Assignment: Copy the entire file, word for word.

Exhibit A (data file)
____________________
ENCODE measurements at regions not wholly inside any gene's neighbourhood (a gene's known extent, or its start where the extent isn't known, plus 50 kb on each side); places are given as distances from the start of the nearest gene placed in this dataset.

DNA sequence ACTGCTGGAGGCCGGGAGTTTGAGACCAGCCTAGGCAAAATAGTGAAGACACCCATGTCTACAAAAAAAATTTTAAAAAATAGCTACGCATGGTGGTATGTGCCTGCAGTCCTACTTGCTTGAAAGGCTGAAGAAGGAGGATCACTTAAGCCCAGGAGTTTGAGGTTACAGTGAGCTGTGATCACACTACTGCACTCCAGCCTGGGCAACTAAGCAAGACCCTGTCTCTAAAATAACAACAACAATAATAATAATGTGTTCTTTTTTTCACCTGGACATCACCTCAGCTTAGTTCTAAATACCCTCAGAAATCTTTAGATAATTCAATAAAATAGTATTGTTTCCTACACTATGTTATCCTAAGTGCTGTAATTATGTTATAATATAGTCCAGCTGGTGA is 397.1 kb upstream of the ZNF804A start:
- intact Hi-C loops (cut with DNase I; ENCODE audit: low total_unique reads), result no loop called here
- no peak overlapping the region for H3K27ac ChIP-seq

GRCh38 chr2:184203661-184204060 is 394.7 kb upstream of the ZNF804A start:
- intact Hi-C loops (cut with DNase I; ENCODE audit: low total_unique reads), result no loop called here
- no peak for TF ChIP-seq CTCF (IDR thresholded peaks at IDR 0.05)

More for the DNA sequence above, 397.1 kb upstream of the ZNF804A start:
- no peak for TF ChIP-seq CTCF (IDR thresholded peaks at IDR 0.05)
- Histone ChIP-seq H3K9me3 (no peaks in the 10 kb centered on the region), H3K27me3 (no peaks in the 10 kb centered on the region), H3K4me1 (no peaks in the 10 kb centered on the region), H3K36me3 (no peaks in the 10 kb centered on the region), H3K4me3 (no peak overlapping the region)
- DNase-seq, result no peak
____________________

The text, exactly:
ENCODE measurements at regions not wholly inside any gene's neighbourhood (a gene's known extent, or its start where the extent isn't known, plus 50 kb on each side); places are given as distances from the start of the nearest gene placed in this dataset.

DNA sequence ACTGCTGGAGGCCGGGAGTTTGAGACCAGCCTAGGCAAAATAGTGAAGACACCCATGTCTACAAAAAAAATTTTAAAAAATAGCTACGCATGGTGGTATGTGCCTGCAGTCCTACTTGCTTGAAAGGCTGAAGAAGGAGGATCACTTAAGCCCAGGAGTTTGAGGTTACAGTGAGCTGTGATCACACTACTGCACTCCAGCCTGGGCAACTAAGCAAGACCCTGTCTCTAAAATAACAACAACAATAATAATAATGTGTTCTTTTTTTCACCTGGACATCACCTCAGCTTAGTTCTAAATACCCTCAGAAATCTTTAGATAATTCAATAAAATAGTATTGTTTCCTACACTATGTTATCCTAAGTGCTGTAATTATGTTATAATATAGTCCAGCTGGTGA is 397.1 kb upstream of the ZNF804A start:
- intact Hi-C loops (cut with DNase I; ENCODE audit: low total_unique reads), result no loop called here
- no peak overlapping the region for H3K27ac ChIP-seq

GRCh38 chr2:184203661-184204060 is 394.7 kb upstream of the ZNF804A start:
- intact Hi-C loops (cut with DNase I; ENCODE audit: low total_unique reads), result no loop called here
- no peak for TF ChIP-seq CTCF (IDR thresholded peaks at IDR 0.05)

More for the DNA sequence above, 397.1 kb upstream of the ZNF804A start:
- no peak for TF ChIP-seq CTCF (IDR thresholded peaks at IDR 0.05)
- Histone ChIP-seq H3K9me3 (no peaks in the 10 kb centered on the region), H3K27me3 (no peaks in the 10 kb centered on the region), H3K4me1 (no peaks in the 10 kb centered on the region), H3K36me3 (no peaks in the 10 kb centered on the region), H3K4me3 (no peak overlapping the region)
- DNase-seq, result no peak